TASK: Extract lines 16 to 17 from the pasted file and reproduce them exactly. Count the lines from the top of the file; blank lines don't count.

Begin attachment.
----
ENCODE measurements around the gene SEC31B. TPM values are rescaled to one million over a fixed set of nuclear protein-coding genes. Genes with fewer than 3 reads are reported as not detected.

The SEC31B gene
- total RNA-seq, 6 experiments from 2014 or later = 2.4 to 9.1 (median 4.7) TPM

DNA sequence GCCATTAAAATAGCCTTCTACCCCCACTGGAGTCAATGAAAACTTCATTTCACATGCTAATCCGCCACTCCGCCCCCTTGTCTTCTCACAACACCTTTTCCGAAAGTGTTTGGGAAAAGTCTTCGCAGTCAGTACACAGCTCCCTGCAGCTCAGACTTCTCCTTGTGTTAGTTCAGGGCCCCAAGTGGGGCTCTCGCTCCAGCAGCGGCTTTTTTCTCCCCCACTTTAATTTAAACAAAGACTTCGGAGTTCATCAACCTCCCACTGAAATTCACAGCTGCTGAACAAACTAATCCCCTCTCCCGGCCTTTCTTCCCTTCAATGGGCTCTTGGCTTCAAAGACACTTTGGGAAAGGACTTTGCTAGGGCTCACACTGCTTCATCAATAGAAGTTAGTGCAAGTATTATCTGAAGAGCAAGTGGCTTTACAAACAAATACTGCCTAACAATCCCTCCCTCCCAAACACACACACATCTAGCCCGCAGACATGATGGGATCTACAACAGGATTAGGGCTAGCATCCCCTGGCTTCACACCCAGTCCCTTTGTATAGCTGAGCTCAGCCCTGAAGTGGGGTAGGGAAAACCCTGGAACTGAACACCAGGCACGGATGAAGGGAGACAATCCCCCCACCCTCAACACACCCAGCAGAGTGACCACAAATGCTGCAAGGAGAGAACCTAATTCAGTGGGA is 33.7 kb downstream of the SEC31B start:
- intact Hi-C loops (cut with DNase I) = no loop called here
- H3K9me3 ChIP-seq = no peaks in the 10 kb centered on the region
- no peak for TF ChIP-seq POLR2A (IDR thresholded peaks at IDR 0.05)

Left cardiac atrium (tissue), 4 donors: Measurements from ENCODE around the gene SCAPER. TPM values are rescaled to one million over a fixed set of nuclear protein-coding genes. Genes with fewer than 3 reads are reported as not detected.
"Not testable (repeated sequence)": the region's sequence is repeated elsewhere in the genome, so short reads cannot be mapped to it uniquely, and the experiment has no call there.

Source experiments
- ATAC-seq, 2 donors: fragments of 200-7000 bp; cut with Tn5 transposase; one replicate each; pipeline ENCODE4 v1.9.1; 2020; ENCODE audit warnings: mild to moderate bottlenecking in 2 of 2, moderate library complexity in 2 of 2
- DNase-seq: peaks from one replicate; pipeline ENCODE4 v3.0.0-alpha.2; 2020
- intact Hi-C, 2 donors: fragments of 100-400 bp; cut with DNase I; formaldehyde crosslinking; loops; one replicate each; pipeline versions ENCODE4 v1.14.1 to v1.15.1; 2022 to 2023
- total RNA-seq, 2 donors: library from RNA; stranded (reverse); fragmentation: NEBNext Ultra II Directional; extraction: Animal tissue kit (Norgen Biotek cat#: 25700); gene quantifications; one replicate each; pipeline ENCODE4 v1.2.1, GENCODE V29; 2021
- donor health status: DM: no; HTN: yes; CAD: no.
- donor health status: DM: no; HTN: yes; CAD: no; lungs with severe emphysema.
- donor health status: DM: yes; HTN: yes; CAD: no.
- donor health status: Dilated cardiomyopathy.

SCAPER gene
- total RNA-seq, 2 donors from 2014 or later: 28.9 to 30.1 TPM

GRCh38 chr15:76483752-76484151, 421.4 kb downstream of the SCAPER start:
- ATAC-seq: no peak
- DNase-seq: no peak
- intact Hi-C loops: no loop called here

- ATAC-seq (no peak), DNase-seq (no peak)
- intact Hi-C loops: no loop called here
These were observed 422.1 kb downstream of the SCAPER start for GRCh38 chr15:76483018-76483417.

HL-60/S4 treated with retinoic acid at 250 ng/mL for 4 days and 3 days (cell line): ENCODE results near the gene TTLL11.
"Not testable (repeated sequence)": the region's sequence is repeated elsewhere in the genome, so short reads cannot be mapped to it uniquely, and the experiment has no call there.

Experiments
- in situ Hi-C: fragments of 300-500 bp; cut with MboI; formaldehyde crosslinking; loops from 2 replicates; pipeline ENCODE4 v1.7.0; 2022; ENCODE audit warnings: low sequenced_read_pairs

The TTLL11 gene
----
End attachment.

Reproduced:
- donor health status: DM: no; HTN: yes; CAD: no; lungs with severe emphysema.
- donor health status: DM: yes; HTN: yes; CAD: no.